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Saying hello to LaTroy Hawkins and Troy Tulowitzki, saying good bye to Jeff Hoffman, Miguel Castro, and Jose Reyes

To satisfy local bilingual laws, the Blue Jays acquired both a Troy and a LaTroy.

Troy Tulowitzki and LaTroy Hawkins
Troy Tulowitzki and LaTroy Hawkins
Bob Stanton-USA TODAY Sports

How am I feeling right now? Pretty much like how I felt when I found out Marcus Stroman was injured, but exactly opposite. When I first saw the text about the move from Tom, my heart was beating in strange ways and I started shaking giddily. Next time something like this happens, hook me up to a heart rate monitor and shove me in an MRI before you tell me and give the results to science.

Troy Tulowitzki. The guy whose name was always tied to Ricky Romero is actually a member of the Toronto Blue Jays now. Troy Tulowitzki is a Toronto Blue Jay. He is an all-star shortstop and needs little introduction, so I'll stop now.

They got LaTroy Hawkins too. Don't forget about him. The ageless wonder from Gary, Indiana. He made his debut with the Twins--the team I still picture him with in my head--on April 29, 1995, a year before I vomited in Windows Restaurant. Chuck Knoblauch, Kirby Puckett, and Marty Cordova were in the lineup for his disastrous start. But in LaTroy, the Blue Jays have acquired another good clubhouse guy, someone who looks after rookies, tips all the time, and goes to bar mitvahs. Someone who will provide veteran presents and some quality relief innings before he rides off into retirement. Wouldn't it be nice if he gets to carry a pennant on his ride?

But the Rockies are getting a good haul too, picking up Jose Reyes, Miguel Castro, and Jeff Hoffman. Hoffman, barely a Blue Jay, is a highly-hyped prospect who was supposed to have gone first overall in the 2014 draft if not for his Tommy John surgery. He made his first pro start, hashtagged as #Hoffmas (or #RoshHoffanah) in A-advanced Dunedin and was quickly promoted to double-A New Hampshire for #Hoffmanchester. We never got a chance to see #Hoffalo or #Hofftario. I just regret never seeing him pitch live and in person. Out of the three, I figure that he has a chance to be the one that might hurt the most in the future, but he might also never make it to major league free agency. But you know what, getting Troy Tulowitzki for Hoffman is infinitely better than getting Dan Duquette. No offense to Dan.

Miguel Castro. I didn't even know what he looked like before this spring when he received a major league invite and appeared on a mound on TV for the first time. He was like a stick always in danger of being blown over by a gust of Floridian wind. But when he wound his arm back and whipped it forward, amazing things happened. The 20-year-old Castro, together with his good buddy Roberto Osuna, both made onto the roster to start the season.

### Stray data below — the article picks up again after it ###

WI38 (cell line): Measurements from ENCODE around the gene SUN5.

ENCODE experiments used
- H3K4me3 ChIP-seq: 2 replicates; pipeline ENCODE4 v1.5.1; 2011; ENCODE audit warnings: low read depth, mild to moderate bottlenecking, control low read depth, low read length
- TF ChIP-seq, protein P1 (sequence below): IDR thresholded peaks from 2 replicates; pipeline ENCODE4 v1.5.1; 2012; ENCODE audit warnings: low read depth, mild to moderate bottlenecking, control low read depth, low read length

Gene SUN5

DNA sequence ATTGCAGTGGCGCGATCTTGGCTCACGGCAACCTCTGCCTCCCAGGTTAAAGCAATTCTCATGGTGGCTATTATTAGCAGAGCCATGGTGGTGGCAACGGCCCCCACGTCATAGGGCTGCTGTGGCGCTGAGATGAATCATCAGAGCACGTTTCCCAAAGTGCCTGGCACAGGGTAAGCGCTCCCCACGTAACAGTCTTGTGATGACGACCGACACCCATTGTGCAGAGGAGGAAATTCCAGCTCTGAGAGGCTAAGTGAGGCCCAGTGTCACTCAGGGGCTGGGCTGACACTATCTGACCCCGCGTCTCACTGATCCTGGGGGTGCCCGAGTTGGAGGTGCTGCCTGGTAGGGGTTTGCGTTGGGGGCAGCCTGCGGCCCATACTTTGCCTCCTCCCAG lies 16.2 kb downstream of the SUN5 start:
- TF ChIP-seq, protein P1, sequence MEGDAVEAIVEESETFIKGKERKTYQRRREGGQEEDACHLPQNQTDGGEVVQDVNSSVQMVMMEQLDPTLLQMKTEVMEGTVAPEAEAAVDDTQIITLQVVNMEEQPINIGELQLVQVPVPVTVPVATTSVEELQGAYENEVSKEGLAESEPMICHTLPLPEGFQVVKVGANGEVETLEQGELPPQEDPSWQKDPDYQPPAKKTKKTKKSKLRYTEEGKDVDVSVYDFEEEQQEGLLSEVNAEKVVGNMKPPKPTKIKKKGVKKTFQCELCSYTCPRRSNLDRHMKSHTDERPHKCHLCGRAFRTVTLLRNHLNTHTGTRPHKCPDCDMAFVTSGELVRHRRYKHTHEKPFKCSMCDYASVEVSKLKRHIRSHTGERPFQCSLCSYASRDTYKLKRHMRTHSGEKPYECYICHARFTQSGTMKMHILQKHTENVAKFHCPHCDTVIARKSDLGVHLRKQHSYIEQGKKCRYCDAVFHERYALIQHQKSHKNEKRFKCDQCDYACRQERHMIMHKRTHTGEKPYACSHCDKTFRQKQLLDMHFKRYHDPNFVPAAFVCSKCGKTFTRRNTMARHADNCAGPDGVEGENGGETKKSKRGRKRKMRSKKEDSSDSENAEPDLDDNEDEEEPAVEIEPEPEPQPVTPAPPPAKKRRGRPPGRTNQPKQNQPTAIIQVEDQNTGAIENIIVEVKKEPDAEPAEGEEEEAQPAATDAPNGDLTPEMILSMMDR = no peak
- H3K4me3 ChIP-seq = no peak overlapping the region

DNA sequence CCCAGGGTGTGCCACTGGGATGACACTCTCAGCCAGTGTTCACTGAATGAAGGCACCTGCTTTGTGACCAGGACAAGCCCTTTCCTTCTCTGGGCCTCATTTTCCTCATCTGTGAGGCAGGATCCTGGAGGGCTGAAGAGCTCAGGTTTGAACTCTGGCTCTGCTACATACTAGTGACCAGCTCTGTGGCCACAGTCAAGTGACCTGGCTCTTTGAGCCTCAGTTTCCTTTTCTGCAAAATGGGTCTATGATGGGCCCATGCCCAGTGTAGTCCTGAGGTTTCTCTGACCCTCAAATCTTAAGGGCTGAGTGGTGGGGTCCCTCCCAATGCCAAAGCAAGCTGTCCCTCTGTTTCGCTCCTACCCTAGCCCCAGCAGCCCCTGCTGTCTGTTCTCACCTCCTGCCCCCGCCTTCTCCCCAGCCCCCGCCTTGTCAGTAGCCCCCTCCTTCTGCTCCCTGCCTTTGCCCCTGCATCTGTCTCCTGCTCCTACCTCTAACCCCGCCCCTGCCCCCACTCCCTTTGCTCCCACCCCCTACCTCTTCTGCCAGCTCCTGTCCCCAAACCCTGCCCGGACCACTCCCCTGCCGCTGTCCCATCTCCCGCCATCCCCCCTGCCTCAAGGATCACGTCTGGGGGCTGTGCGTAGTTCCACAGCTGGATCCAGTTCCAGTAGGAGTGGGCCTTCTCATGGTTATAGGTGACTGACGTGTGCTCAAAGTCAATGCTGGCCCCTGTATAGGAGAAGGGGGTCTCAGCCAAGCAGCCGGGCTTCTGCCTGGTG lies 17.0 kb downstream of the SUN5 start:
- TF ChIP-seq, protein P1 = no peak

He didn't last in the big leagues for a long time but he did provide me with a pretty nice moment down at the Rogers Centre. I was standing with a friend down in the 100-level concourse while Castro was pitching in relief in early April. He wound up and threw a fastball. A young girl--no more than 6 or 7--turned, jaw-dropped to her parents and pointed at the Jumbotron and said, "97! He threw 97!" There was genuine joy and astonishment in her voice.

Jose Reyes. Jose Reyes was a Blue Jay.

What can I say. I loved him. When he cried that night in Kansas City, I cried. I was chatting with friends at a loud bar and suddenly the room fell dead silent. It was the beginning of the end of the 2013 season that was supposed to have been the year the Blue Jays made their triumphant return to the playoffs. But then every time that guy smiled--and it was often--I smiled too. He had fun playing the game despite his age catching up with him. He was making too much money and didn't have the range and too often chased at pitches, but you know what, Jose Reyes was a Blue Jay. I will never forget his time here.

And lastly, Alex. Alex Anthopoulos, general manager of the Toronto Blue Jays. And probably general manager of the Toronto Blue Jays for some time to come. You wouldn't expect the Rogers empire to let someone on a short leash to add over $50 million in guaranteed payroll (figures via Cot's Baseball Contracts), would they?

It is just past three o'clock right now and I have to get to bed. There is a good chance another good prospect will go to Colorado in this deal. But then again, there is a good chance I am not going to be able to sleep tonight because you know what, the Blue Jays are a better team right now (well, will be a better team on Wednesday) than they were on Sunday.

Troy Tulowitzki and LaTroy Hawkins are Toronto Blue Jays.